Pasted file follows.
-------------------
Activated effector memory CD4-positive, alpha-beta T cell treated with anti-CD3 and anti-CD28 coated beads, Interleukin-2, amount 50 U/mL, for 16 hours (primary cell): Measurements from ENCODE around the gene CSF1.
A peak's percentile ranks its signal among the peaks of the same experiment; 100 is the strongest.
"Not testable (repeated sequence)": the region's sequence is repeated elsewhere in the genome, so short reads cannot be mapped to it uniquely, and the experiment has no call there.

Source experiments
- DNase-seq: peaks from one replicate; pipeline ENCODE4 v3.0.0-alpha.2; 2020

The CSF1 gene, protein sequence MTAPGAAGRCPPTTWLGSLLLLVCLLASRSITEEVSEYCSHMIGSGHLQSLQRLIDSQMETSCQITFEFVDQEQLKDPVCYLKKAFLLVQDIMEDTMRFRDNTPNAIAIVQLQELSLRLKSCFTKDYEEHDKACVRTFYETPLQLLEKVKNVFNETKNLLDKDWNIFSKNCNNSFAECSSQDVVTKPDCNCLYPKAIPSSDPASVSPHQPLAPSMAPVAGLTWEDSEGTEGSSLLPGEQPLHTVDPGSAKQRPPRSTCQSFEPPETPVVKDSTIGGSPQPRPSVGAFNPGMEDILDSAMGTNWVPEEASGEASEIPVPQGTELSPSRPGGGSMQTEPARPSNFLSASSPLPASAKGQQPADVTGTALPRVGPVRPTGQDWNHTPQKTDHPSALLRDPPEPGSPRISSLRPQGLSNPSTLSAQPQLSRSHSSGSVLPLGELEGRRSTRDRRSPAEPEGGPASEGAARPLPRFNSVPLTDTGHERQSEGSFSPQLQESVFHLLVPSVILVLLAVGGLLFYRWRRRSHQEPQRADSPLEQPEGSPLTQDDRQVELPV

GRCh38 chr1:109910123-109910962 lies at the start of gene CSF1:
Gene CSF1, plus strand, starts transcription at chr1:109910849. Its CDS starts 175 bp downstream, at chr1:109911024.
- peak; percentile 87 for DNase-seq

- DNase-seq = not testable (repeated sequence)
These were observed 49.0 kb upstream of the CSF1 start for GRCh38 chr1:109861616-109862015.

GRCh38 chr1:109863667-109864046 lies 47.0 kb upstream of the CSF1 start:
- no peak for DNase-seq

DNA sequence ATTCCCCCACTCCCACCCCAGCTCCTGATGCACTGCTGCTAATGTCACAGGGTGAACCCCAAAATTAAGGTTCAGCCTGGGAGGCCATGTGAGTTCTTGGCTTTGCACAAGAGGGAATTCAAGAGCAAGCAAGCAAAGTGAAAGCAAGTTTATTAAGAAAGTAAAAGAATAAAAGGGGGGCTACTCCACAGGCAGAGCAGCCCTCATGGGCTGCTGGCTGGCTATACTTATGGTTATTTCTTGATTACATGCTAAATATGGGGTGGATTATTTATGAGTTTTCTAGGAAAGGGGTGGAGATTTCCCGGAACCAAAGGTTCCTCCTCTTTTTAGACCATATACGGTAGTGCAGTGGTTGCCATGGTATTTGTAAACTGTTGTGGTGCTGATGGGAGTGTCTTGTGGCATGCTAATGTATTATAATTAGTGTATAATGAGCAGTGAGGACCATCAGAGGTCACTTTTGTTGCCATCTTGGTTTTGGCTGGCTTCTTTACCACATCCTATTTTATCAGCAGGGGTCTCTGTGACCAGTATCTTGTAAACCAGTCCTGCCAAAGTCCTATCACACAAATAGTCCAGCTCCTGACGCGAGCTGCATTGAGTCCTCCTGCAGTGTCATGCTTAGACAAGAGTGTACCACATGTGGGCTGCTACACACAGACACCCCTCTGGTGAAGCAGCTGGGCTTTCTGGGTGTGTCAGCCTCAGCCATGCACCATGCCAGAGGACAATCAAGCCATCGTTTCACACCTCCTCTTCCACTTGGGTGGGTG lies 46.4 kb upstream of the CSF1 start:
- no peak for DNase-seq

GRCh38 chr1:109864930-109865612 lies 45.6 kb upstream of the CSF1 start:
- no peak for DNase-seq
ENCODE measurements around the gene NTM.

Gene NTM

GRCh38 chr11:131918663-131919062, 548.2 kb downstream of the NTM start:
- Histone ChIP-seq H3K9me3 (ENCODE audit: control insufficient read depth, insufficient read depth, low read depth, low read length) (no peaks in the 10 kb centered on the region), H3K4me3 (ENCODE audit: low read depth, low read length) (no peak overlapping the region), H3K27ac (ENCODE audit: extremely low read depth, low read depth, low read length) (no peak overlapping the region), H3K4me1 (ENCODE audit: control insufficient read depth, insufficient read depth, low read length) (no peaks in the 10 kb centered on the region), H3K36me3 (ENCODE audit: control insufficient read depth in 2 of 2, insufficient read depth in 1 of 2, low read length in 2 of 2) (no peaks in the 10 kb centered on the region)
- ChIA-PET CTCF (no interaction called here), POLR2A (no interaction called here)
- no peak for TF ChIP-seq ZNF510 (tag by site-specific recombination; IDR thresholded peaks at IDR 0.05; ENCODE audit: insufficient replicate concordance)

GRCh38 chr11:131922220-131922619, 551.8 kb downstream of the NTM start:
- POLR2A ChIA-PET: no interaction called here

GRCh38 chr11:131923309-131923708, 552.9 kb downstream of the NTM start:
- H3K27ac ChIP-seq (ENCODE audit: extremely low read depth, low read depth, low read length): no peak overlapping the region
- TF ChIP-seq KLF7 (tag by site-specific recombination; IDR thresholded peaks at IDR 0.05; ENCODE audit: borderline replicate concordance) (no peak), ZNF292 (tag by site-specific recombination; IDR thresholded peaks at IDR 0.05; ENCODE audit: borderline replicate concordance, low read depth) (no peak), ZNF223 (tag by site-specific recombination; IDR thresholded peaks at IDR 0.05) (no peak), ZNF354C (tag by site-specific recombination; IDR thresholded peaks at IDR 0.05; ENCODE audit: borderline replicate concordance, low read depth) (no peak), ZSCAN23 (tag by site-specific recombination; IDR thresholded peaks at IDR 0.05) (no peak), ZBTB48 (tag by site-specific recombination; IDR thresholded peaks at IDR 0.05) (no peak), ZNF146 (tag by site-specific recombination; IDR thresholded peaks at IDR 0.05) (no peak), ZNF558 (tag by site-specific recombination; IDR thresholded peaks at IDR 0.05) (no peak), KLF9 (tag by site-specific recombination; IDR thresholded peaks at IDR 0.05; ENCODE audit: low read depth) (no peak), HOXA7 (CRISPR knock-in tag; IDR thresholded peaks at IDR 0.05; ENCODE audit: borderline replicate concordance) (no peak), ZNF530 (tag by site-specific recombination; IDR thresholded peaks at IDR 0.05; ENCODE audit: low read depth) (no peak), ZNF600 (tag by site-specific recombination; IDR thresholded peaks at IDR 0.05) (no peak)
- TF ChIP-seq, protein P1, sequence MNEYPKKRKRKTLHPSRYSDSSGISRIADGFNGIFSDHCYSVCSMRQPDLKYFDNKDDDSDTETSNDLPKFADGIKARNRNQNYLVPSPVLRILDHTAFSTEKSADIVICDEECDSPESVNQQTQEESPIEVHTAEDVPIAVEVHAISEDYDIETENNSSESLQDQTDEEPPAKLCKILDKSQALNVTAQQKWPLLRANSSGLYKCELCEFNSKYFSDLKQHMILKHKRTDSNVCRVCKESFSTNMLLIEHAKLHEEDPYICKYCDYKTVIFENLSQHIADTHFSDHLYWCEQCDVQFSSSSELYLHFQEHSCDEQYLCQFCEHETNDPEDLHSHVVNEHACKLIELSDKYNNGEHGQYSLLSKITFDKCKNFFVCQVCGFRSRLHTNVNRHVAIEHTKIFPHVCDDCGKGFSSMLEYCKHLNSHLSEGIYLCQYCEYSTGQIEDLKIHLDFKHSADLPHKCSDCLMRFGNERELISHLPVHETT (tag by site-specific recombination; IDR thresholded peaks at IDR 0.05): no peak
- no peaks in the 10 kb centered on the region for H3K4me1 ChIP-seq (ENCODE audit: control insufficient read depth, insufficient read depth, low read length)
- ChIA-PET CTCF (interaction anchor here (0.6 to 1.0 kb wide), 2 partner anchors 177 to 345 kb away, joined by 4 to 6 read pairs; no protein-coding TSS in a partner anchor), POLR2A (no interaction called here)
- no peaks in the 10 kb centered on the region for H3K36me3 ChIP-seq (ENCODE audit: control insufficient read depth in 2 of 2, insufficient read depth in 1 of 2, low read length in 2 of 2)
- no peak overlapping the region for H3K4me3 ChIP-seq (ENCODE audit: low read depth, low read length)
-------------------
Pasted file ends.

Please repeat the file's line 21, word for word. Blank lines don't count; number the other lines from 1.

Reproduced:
- Histone ChIP-seq H3K9me3 (ENCODE audit: control insufficient read depth, insufficient read depth, low read depth, low read length) (no peaks in the 10 kb centered on the region), H3K4me3 (ENCODE audit: low read depth, low read length) (no peak overlapping the region), H3K27ac (ENCODE audit: extremely low read depth, low read depth, low read length) (no peak overlapping the region), H3K4me1 (ENCODE audit: control insufficient read depth, insufficient read depth, low read length) (no peaks in the 10 kb centered on the region), H3K36me3 (ENCODE audit: control insufficient read depth in 2 of 2, insufficient read depth in 1 of 2, low read length in 2 of 2) (no peaks in the 10 kb centered on the region)